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Ecotoxicological information

Toxicity to aquatic algae and cyanobacteria

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Description of key information

Toxicity to aquatic algae: 72 h EC50 3.0 mg/l, EC10 0.38 mg/l and NOEC 0.32 mg/l (nominal concentration), OECD 201

Key value for chemical safety assessment

EC50 for freshwater algae:
3 mg/L
EC10 or NOEC for freshwater algae:
0.32 mg/L

Additional information

A 72 hour ErC50 value of 3.0 mg/l, an ErC10 value of 0.38 mg/l and a NOEC value of 0.32 mg/l, based on nominal concentrations, have been reported for the effects of α-methylenebenzyl acetate on growth rate of Desmodesmus subspicatus. A 72 hour EyC50 value of 0.73 mg/l, EyC10 value of 0.29 mg/l and NOEC value of 0.32 mg/l, also based on nominal concentrations, have been reported for the effects of α-methylenebenzyl acetate on yield of Desmodesmus subspicatus.

Considerable loss of test material was experienced during the algae test. During validation of the analytical method, there was low recovery of the test item under the test conditions. Therefore the content of the test item in the test solutions was determined at the beginning and every 24 hours using gas chromatography. The measured concentrations were in the range of 89 - 95 % of the nominal concentration at the start of the test. At the end of the test, no test item was detectable.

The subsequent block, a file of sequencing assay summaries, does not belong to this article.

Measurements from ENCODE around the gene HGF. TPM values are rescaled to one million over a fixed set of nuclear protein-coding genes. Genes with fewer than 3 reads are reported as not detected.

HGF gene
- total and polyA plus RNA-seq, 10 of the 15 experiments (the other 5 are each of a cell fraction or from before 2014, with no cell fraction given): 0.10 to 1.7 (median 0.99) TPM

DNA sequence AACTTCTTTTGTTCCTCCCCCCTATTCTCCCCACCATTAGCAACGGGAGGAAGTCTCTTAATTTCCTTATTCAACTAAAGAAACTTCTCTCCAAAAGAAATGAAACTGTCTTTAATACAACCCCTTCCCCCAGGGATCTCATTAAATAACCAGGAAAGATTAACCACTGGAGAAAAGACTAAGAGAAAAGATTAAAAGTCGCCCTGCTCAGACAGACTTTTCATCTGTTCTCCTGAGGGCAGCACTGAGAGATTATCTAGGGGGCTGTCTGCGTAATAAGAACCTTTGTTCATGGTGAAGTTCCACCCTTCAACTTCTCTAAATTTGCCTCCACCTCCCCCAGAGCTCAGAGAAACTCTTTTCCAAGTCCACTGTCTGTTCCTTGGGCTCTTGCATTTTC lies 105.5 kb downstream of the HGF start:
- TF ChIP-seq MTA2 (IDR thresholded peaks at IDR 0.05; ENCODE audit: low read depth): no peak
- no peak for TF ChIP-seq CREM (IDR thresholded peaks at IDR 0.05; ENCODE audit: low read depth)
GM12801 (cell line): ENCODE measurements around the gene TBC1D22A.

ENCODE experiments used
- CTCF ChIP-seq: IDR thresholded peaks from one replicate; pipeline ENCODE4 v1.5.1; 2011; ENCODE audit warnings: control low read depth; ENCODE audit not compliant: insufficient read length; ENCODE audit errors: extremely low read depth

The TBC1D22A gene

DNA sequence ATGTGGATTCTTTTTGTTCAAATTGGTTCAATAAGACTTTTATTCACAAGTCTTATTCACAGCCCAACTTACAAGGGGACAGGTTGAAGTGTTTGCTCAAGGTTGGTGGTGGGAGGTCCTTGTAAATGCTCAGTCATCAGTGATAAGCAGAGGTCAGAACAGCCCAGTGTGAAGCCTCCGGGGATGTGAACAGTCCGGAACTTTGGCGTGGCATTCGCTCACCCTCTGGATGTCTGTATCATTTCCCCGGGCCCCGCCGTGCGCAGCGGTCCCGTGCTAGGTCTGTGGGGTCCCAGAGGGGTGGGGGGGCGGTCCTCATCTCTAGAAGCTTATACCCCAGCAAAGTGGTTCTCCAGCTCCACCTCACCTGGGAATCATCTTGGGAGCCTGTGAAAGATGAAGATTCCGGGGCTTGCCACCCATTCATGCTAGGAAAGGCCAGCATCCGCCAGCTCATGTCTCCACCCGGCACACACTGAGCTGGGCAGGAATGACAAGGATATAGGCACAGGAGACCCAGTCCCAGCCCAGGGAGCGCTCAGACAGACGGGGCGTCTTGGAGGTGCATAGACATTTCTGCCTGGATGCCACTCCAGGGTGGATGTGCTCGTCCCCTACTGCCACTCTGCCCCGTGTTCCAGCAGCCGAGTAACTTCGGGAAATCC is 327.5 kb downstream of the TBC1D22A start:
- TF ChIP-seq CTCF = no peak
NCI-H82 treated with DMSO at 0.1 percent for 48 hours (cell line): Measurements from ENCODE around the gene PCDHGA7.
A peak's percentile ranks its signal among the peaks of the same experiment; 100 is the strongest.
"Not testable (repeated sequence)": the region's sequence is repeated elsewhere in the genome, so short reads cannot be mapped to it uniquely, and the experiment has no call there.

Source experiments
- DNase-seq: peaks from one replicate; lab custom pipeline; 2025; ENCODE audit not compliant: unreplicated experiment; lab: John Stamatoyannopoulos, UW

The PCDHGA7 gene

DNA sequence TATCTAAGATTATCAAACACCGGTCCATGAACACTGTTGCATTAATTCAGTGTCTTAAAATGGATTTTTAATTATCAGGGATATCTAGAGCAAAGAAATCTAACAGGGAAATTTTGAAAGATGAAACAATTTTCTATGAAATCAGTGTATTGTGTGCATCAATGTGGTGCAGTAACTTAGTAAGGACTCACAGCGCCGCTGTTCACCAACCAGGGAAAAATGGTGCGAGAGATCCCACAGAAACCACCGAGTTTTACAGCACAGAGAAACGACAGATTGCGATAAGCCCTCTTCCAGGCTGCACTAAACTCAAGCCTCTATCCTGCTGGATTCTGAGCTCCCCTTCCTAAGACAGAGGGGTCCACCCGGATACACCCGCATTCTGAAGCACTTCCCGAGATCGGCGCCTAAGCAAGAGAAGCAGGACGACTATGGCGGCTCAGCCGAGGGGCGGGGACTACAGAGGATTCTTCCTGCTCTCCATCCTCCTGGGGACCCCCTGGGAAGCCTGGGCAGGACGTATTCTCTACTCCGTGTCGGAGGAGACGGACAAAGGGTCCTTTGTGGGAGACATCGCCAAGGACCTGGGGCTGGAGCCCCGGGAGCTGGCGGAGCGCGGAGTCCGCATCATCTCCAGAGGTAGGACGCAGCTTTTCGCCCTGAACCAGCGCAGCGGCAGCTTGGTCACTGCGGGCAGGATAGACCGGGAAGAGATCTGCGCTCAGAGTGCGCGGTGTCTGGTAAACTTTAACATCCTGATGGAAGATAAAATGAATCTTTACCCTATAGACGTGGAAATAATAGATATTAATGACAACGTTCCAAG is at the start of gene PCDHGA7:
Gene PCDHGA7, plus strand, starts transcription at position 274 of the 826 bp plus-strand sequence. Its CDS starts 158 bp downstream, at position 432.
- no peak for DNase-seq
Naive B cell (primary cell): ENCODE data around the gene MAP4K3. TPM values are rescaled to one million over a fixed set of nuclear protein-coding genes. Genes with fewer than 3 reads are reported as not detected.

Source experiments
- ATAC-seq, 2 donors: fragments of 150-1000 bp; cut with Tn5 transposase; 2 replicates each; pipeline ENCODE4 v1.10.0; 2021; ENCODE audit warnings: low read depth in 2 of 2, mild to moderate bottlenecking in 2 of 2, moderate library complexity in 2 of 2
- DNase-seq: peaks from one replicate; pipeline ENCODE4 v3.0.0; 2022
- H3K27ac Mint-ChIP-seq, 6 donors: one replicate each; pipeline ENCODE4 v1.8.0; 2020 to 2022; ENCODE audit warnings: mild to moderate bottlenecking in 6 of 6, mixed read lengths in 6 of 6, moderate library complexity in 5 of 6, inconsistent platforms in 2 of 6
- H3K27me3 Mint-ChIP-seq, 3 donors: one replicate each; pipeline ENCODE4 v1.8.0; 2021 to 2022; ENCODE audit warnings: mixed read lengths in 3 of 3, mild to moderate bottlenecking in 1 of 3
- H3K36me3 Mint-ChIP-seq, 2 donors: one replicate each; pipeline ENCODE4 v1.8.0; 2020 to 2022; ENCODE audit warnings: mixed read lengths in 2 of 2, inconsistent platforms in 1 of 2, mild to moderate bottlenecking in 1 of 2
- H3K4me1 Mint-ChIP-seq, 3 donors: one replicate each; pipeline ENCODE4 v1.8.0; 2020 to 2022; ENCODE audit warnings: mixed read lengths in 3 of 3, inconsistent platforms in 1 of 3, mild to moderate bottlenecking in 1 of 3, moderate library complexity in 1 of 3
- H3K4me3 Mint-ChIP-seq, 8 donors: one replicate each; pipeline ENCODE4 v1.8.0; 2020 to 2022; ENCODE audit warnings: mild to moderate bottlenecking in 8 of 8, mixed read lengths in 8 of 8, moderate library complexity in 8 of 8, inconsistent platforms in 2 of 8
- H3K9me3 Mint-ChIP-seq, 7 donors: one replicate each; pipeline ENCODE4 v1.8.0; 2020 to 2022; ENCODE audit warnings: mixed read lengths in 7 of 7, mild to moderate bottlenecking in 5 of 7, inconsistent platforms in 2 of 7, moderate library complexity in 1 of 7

The low recovery of test material is unexplained and is not thought to be due to volatilisation or hydrolysis reaction. Therefore it is likely that the test substance is not being lost from the test system, but may be adsorbing to the biomass or undergoing some sort of biological reaction with the algae. The decrease in concentration of the test substance in the course of the test was not accompanied by a decrease in growth inhibition.

For these reasons, the nominal test substance concentrations are used to calculate the EC50, EC10 and NOEC values, following Point 40 from the OECD 201 guidance:

"The algal growth inhibition test is a more dynamic test system than most other short-term aquatic toxicity tests. As a consequence, the actual exposure concentrations may be difficult to define, especially for adsorbing substances tested at low concentrations. In such cases, disappearance of the test substance from solution by adsorption to the increasing algal biomass does not mean that it is lost from the test system. When the result of the test is analysed, it should be checked whether a decrease in concentration of the test substance in the course of the test is accompanied by a decrease in growth inhibition. If this is the case, application of a suitable model describing the decline of the concentration of the test substance may be considered. If not, it may be appropriate to base the analysis of the results on the initial (nominal or measured) concentrations."